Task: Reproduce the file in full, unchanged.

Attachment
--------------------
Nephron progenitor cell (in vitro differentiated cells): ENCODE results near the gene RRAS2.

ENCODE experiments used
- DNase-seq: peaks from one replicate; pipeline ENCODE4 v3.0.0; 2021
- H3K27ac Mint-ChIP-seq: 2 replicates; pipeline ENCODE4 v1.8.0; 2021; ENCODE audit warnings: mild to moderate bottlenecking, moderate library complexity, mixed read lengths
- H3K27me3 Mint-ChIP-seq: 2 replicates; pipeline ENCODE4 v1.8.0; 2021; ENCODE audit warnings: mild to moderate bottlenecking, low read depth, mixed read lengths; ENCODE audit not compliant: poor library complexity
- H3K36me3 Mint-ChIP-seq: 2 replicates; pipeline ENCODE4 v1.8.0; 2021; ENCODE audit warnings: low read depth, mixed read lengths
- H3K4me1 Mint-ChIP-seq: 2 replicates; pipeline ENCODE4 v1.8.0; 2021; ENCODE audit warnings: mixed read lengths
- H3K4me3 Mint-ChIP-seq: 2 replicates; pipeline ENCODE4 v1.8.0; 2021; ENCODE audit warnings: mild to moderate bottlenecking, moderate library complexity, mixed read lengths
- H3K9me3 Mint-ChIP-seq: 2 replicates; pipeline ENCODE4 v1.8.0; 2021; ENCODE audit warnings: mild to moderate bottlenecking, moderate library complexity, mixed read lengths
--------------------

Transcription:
Nephron progenitor cell (in vitro differentiated cells): ENCODE results near the gene RRAS2.

ENCODE experiments used
- DNase-seq: peaks from one replicate; pipeline ENCODE4 v3.0.0; 2021
- H3K27ac Mint-ChIP-seq: 2 replicates; pipeline ENCODE4 v1.8.0; 2021; ENCODE audit warnings: mild to moderate bottlenecking, moderate library complexity, mixed read lengths
- H3K27me3 Mint-ChIP-seq: 2 replicates; pipeline ENCODE4 v1.8.0; 2021; ENCODE audit warnings: mild to moderate bottlenecking, low read depth, mixed read lengths; ENCODE audit not compliant: poor library complexity
- H3K36me3 Mint-ChIP-seq: 2 replicates; pipeline ENCODE4 v1.8.0; 2021; ENCODE audit warnings: low read depth, mixed read lengths
- H3K4me1 Mint-ChIP-seq: 2 replicates; pipeline ENCODE4 v1.8.0; 2021; ENCODE audit warnings: mixed read lengths
- H3K4me3 Mint-ChIP-seq: 2 replicates; pipeline ENCODE4 v1.8.0; 2021; ENCODE audit warnings: mild to moderate bottlenecking, moderate library complexity, mixed read lengths
- H3K9me3 Mint-ChIP-seq: 2 replicates; pipeline ENCODE4 v1.8.0; 2021; ENCODE audit warnings: mild to moderate bottlenecking, moderate library complexity, mixed read lengths